with Marjorie Lofthouse Producer Jane Ward. Stereo
with Jack Hywel-Davies including
Bells on Sunday from
St Mary Redcliffe, Bristol. Stereo
Anthony Rosen has breakfast with Professor Jaroslav Voracek of the University of Agriculture in Prague.
Producer Carol Trewin
Religious news and views with Debbie Thrower and Trevor Barnes Producer David Coomes Editor Beverley McAinsh including at
speaks for the Week's
Good Cause on behalf of an organisation which promotes the welfare of seafarers and their dependants.
0 DONATIONS to: King George's Fund for Sailors, [address removed]
Credit cards: [number removed]
by Alistair Cooke
Parish Mass from
St Peter 's Church, Bloxwich, West Midlands.
Celebrant and preacher: the Rev Bernard Anwyl. Music from Celebration Hymnal: All People That on Earth Do Dwell (10); Pilgrim's Mass (371);
In Bread We Bring You, Lord (135); This Is My Body (623); Colours of Day Dawn into the Mind (45). Readings OB):
Isaiah 42, w 1-4, 6-7; Mark 1, vv 7-11.
Folk group leader:
Organist: Samuel Bridgen
Director Clive Brill
with Martin Wainwright Producer Dinah Lammiman
with Brian Hayes
The jazz singer
Adelaide Hall , now well into her 80s, discusses her life and times with Sue Lawley.
Producer Olivia Seligman. Stereo
with Nick Clarke
Editor Roger Mosey
This week from Essex, where members of the Ingatestone and Fryerning Horticultural Society put their queries to Dr Stefan Buczacki, Fred Downham and Daphne Ledward.
Chairman Clay Jones Producer Diana Stenson
(Repeated Wednesday 10.00am) Questions on postcards only: 'Gardeners' Question Time', BBC, [address removed]
The Emperor of Ice-Cream
A dramatisation of Brian Moore 's novel.
Belfast, 1939: young
Gavin Burke decides to break with his family's republicanism and do his bit by joining the ARP. He has to learn to cope with new people and a tougher world.
Dramatised by Bill Morrison
Producer Michael Heffernan (R)
Four programmes with John Lloyd.
2: Family Matters
The Beveridge ideal of the welfare state was based on the nuclear family and regular work patterns. But now times have changed.
Carol Ann Duffy visits the Aldeburgh Poetry Festival.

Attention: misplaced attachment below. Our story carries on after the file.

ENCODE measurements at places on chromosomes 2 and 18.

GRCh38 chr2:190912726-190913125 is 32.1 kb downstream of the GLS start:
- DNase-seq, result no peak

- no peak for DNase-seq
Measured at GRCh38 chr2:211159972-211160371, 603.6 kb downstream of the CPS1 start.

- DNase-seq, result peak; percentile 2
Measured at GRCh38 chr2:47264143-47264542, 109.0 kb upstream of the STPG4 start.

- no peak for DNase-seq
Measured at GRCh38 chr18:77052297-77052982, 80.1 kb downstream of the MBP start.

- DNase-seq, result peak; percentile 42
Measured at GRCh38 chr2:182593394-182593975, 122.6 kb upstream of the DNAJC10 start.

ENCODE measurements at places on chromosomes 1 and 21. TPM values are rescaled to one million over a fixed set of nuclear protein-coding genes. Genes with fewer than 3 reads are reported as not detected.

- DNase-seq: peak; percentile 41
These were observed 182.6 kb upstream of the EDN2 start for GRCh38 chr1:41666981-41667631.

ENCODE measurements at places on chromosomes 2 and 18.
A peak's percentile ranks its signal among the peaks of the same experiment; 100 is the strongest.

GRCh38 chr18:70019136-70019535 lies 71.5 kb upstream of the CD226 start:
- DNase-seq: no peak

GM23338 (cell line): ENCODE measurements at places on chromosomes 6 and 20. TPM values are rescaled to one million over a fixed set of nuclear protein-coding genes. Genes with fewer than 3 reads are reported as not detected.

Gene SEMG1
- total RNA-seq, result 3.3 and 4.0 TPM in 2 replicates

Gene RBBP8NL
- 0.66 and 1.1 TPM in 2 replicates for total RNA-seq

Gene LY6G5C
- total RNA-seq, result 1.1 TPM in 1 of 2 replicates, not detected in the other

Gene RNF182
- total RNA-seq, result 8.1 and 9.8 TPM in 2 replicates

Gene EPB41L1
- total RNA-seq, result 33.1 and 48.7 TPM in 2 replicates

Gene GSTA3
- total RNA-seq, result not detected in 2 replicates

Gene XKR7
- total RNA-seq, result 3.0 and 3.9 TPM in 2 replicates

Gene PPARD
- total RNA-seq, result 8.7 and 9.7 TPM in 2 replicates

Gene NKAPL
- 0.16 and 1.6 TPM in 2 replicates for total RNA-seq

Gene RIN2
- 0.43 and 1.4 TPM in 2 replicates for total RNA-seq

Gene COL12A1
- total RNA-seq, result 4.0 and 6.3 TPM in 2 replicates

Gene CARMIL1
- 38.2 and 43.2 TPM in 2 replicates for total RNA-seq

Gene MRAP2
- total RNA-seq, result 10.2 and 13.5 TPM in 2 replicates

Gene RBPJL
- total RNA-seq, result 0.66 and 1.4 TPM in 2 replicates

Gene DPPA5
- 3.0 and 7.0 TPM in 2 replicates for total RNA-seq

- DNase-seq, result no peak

Producer Alec Reid. Stereo
Baroness Seear relives happy memories of her tomboy childhood in Penzance.
Producer Lorna Baker
Laurence Alster 's attack on the irritations of modern living focuses on flying. Producer Kate Whitehead (R)
Six programmes in which Annette Kobak invites seasoned travellers to reflect on a past journey. 2: Redmond O'Hanlon and the Amazon.
Producer Kate McAII
with Roger Harrabin Producer Jane Beresford
The Clopton Hercules was salvaged from the slush pile at publishers Faber and Faber. Nigel Forde talks to editor
Robert McCrum and author
Duncan Sprott about the one that - nearly - got away. And best-selling novelist Judith Krantz talks about her new blockbuster, Dazzle.
Each year tens of thousands of Orangemen take to the streets of Northern Ireland to celebrate King William's victory at the Boyne.
Barry Cowan considers the influence and role of the Orange Order in Northern Ireland now, 300 years after that decisive battle.
Producer Robert Tosh (First broadcast on Radio Ulster)
Ray Brown pieces together the strange story of the tall, dark stranger who came back to find his family in Yorkshire. (R)
Fergus Keeling and Jessica Holm make some ecological resolutions for the New Year.
'It's my profession to make you feel that I'm enjoying myself. You cannot force mirth....'
In the second of six programmes on singers and singing, the Swedish soprano
Elisabeth Soderstrom chooses music to illustrate her reflections on laughter. Producer Gillian Hush. Stereo
Jenni Mills talks to
Damien and Debbie, who on 22 August 1985 boarded a flight for Corfu at Manchester Airport with two friends. But fire and choking fumes spread through the passenger cabin. Damien and Debbie got out - their friends didn't. Producer Sarah Rowlands (R)
Words and music for
God and Gothic
In the second of four talks, Dr George Pattison considers the message medieval art has for the modern church architect.
Producer Alastair Simmons. Stereo